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Capitol riot trials delayed, again, with DC Jail in COVID lockdown

According to DC Health, nearly 800 of the D.C. Jail's roughly 1,500 detained residents are currently in quarantine.

WASHINGTON — A surge of COVID-19 cases at the D.C. Jail has forced hundreds of residents back into quarantine and, on Wednesday, prompted the delay of one of the first January 6 cases scheduled for trial.

A motion hearing was scheduled Wednesday for Robert Gieswein, a Colorado man under indictment on multiple felony charges for allegedly assaulting Capitol Police with pepper spray and a baseball bat. Gieswein had eight motions pending before the court – including a motion to dismiss the charges against him altogether -- however, the planned hearing was quickly cut short after U.S. District Judge Emmet Sullivan was informed Gieswein would be appearing by phone as he was currently in COVID-19 quarantine at the D.C. Jail’s Correctional Treatment Facility.

Ann Rigby, one of two federal public defenders assigned to Gieswein’s case, told Sullivan she believed the unit where Gieswein and other January 6 defendants were being held had been under COVID-19 lockdown since Christmas Eve. Rigby said her understanding was the most recent positive test at the CTF was last week, and that residents at the facility would have to remain under quarantine for at least another two weeks.

According to daily COVID-19 statistics provided by the D.C. Department of Health, as of Wednesday, nearly 800 residents of the D.C. Department of Corrections were currently in COVID-19 quarantine. That’s a little more than half of the roughly 1,500 detained residents housed in the jail’s two adult facilities. Just under 90 of the jail’s 469 employees were also reported out on COVID-19 quarantine.

A message to the D.C. Department of Corrections seeking additional comment was not immediately returned.

Rigby said the situation at the jail was one of a number of factors warranting Gieswein’s release – which Sullivan did not grant – but added that it also made communication with her client next to impossible. As such, she said, Gieswein’s scheduled February 1 trial date was no longer tenable. Sullivan agreed, and reset jury selection in the case for April 28.

Gieswein, like many of the January 6 defendants detained at the D.C. Jail, is unvaccinated and "has no plans to get vaccinated," Sullivan said Wednesday.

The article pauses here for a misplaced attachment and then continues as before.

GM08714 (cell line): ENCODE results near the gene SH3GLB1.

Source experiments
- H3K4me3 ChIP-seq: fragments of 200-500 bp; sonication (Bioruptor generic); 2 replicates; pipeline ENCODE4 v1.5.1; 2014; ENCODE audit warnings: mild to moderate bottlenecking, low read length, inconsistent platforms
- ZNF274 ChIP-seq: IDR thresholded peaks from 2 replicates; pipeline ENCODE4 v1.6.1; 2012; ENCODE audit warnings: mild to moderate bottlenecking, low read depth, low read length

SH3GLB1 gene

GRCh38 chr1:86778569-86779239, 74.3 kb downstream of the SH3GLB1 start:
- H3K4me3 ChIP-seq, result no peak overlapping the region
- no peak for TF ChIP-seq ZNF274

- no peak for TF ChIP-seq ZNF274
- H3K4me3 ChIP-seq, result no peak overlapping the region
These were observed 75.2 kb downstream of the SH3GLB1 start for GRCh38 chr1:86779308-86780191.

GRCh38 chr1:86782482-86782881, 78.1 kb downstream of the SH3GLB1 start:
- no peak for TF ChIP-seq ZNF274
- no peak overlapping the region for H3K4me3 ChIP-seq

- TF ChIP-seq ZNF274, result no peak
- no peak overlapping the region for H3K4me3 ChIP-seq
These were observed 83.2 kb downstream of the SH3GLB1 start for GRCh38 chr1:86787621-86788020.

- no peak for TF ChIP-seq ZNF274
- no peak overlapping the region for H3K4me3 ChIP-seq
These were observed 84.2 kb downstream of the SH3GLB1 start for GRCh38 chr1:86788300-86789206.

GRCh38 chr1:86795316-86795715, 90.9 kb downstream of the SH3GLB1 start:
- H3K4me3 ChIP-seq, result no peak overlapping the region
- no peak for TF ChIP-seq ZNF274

The effects of the ongoing surge in COVID-19 cases nationwide from the omicron variant hasn’t been limited to Gieswein’s case, Sullivan noted. At least one judge on the D.C. District Court has reportedly tested positive for the virus in recent days, according to Sullivan, and the district has seen a significant uptick in calls from prospective jurors worried about contracting the virus if called to serve.

Trials in the district are currently on hold until January 24 under order of Chief Judge Beryl Howell. When jury trials resume, under Howell’s order no more than one criminal jury selection will be allowed to take place per day, and no more than three criminal trials will be held at one time. Courtrooms have also been retrofitted with plexiglass and other health measures to attempt to limit the transmission of the virus. Howell’s order in August noted at the time that 10 jury trials had been conducted safely in the courthouse since March 2021.

A February 1 jury trial for two other Capitol riot defendants, Peter Schwartz and Jeffery Scott Brown, was also vacated this month. They will instead appear for a status conference on February 18. As of Wednesday, the first defendant in any January 6 case scheduled to appear before a jury was Texas Three Percenter Guy Reffitt on February 28.

We're tracking all of the arrests, charges and investigations into the January 6 assault on the Capitol. Sign up for our Capitol Breach Newsletter here so that you never miss an update.

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